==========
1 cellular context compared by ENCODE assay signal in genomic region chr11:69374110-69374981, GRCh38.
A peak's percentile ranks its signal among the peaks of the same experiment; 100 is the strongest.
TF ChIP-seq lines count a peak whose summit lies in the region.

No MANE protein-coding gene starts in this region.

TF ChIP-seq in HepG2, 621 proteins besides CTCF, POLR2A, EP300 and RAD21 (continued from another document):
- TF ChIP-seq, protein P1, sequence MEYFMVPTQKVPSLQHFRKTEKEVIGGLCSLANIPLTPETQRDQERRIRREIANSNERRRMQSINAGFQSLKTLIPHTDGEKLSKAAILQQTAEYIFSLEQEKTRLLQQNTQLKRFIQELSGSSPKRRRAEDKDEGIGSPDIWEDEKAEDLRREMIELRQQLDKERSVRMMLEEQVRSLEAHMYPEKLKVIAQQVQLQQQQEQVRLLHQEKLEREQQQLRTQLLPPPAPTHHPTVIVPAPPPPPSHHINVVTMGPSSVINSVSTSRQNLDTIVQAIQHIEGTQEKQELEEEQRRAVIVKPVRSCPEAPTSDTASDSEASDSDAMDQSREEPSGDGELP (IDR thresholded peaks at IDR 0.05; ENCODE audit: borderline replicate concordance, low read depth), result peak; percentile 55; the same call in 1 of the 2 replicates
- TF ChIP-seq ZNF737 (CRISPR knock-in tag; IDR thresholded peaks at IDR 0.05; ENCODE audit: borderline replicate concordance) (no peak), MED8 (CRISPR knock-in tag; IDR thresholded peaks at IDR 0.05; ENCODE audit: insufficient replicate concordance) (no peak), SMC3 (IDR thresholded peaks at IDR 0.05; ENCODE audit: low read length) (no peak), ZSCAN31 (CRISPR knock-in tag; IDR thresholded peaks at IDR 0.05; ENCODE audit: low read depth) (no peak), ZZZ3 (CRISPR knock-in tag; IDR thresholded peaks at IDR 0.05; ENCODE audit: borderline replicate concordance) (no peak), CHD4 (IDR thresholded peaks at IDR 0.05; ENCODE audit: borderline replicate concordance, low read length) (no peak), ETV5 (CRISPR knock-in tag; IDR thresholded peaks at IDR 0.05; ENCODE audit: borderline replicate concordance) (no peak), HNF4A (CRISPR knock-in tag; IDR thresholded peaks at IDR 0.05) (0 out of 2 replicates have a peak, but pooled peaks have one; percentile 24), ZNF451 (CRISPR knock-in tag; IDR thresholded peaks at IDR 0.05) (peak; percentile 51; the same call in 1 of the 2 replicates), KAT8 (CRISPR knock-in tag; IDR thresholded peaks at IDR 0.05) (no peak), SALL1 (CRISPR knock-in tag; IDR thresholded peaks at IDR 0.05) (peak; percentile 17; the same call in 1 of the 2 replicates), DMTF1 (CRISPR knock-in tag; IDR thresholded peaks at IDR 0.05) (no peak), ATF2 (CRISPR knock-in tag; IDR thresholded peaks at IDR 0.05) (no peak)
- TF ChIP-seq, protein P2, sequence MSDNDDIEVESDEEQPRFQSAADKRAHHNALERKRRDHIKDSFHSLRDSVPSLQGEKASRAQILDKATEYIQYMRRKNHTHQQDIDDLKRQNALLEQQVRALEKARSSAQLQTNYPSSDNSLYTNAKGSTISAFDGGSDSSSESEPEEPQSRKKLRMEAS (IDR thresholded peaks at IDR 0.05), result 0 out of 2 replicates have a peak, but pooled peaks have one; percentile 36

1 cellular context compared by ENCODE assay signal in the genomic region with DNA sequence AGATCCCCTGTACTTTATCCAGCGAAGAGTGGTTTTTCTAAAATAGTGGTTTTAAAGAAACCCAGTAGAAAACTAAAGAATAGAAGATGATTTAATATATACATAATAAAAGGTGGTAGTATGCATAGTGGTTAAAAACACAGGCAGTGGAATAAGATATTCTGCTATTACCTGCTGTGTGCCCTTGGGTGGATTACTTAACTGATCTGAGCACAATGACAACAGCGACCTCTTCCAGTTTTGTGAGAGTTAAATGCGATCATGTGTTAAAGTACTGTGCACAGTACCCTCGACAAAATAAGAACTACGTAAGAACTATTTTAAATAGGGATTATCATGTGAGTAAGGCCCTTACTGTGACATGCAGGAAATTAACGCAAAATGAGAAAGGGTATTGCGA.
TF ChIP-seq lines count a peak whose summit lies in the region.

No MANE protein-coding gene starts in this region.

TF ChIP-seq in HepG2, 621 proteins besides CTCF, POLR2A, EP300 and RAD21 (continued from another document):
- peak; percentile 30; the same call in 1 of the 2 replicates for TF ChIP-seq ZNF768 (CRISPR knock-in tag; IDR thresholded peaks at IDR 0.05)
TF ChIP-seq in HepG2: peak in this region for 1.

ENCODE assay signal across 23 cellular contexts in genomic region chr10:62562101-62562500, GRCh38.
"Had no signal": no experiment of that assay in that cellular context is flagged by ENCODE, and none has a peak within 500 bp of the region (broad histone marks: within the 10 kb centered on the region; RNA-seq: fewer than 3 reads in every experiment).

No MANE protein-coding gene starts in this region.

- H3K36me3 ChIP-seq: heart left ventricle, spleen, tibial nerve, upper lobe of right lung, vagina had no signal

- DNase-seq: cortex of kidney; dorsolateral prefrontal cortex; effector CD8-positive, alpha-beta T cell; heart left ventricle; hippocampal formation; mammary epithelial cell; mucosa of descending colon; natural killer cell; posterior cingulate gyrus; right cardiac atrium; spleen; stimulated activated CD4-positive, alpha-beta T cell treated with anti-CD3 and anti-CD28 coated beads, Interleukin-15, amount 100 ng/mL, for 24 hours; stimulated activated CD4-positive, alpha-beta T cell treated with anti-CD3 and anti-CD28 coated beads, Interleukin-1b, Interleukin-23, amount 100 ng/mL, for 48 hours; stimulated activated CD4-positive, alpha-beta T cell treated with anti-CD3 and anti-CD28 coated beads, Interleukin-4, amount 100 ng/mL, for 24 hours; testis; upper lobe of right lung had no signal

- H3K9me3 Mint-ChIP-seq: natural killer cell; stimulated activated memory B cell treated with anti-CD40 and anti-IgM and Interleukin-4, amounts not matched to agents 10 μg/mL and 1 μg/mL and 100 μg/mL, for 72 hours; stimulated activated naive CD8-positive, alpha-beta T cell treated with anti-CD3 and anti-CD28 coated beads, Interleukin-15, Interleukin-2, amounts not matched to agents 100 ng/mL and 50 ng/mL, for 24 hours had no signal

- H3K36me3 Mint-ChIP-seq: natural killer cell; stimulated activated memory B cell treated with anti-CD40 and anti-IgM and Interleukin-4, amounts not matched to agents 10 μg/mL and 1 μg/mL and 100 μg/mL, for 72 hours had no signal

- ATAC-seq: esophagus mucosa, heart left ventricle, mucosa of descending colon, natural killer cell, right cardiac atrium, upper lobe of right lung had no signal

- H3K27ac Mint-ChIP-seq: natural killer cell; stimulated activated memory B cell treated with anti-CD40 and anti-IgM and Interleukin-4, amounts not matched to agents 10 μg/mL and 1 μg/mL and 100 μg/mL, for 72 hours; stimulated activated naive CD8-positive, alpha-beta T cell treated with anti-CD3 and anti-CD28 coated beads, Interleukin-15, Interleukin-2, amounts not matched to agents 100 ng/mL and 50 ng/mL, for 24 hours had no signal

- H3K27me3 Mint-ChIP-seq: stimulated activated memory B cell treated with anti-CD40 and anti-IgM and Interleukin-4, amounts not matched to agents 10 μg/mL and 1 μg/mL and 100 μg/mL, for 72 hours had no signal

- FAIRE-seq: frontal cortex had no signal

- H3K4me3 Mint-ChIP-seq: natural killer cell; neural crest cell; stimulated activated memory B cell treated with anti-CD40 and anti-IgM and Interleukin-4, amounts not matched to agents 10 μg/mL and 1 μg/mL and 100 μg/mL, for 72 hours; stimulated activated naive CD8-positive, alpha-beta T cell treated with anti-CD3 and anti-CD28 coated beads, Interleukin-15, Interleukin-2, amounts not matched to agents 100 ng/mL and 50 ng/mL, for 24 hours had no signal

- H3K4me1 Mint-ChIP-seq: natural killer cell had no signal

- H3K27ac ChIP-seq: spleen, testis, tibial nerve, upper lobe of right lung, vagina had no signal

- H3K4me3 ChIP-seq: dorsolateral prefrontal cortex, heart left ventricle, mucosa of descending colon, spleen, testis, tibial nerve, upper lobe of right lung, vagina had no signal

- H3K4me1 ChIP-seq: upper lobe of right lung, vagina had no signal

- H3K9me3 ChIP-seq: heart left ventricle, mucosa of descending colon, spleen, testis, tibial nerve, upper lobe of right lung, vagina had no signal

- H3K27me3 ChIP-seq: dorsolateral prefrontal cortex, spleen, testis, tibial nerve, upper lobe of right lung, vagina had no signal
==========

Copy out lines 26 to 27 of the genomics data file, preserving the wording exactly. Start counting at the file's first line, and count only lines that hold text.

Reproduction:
- H3K4me3 Mint-ChIP-seq: natural killer cell; neural crest cell; stimulated activated memory B cell treated with anti-CD40 and anti-IgM and Interleukin-4, amounts not matched to agents 10 μg/mL and 1 μg/mL and 100 μg/mL, for 72 hours; stimulated activated naive CD8-positive, alpha-beta T cell treated with anti-CD3 and anti-CD28 coated beads, Interleukin-15, Interleukin-2, amounts not matched to agents 100 ng/mL and 50 ng/mL, for 24 hours had no signal

- H3K4me1 Mint-ChIP-seq: natural killer cell had no signal